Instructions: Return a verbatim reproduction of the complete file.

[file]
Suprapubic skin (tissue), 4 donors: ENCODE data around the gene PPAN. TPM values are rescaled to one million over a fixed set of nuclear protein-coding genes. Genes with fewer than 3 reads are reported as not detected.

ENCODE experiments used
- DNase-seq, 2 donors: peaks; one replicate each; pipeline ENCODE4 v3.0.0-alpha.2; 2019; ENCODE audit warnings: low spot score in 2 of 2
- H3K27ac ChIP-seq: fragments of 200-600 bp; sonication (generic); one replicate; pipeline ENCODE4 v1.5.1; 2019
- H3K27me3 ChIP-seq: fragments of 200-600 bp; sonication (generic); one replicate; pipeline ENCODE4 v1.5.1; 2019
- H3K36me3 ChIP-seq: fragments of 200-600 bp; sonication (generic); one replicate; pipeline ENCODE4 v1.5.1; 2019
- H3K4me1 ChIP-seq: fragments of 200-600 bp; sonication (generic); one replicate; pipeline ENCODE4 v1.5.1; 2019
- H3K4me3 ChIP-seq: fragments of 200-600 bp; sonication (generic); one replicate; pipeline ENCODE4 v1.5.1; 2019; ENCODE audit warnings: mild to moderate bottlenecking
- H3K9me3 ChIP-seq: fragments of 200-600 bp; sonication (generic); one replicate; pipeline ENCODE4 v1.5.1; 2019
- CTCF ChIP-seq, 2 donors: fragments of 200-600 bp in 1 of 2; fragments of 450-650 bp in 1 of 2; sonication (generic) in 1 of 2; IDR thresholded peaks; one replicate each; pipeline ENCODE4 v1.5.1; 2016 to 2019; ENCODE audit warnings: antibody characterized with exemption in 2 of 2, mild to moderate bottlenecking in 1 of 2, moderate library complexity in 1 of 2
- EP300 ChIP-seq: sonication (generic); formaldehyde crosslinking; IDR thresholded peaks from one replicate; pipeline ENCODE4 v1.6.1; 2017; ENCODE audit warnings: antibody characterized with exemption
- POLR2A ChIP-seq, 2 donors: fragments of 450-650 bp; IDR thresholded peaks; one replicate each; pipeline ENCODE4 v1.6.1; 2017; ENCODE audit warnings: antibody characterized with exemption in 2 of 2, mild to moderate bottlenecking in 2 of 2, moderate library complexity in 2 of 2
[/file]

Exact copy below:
Suprapubic skin (tissue), 4 donors: ENCODE data around the gene PPAN. TPM values are rescaled to one million over a fixed set of nuclear protein-coding genes. Genes with fewer than 3 reads are reported as not detected.

ENCODE experiments used
- DNase-seq, 2 donors: peaks; one replicate each; pipeline ENCODE4 v3.0.0-alpha.2; 2019; ENCODE audit warnings: low spot score in 2 of 2
- H3K27ac ChIP-seq: fragments of 200-600 bp; sonication (generic); one replicate; pipeline ENCODE4 v1.5.1; 2019
- H3K27me3 ChIP-seq: fragments of 200-600 bp; sonication (generic); one replicate; pipeline ENCODE4 v1.5.1; 2019
- H3K36me3 ChIP-seq: fragments of 200-600 bp; sonication (generic); one replicate; pipeline ENCODE4 v1.5.1; 2019
- H3K4me1 ChIP-seq: fragments of 200-600 bp; sonication (generic); one replicate; pipeline ENCODE4 v1.5.1; 2019
- H3K4me3 ChIP-seq: fragments of 200-600 bp; sonication (generic); one replicate; pipeline ENCODE4 v1.5.1; 2019; ENCODE audit warnings: mild to moderate bottlenecking
- H3K9me3 ChIP-seq: fragments of 200-600 bp; sonication (generic); one replicate; pipeline ENCODE4 v1.5.1; 2019
- CTCF ChIP-seq, 2 donors: fragments of 200-600 bp in 1 of 2; fragments of 450-650 bp in 1 of 2; sonication (generic) in 1 of 2; IDR thresholded peaks; one replicate each; pipeline ENCODE4 v1.5.1; 2016 to 2019; ENCODE audit warnings: antibody characterized with exemption in 2 of 2, mild to moderate bottlenecking in 1 of 2, moderate library complexity in 1 of 2
- EP300 ChIP-seq: sonication (generic); formaldehyde crosslinking; IDR thresholded peaks from one replicate; pipeline ENCODE4 v1.6.1; 2017; ENCODE audit warnings: antibody characterized with exemption
- POLR2A ChIP-seq, 2 donors: fragments of 450-650 bp; IDR thresholded peaks; one replicate each; pipeline ENCODE4 v1.6.1; 2017; ENCODE audit warnings: antibody characterized with exemption in 2 of 2, mild to moderate bottlenecking in 2 of 2, moderate library complexity in 2 of 2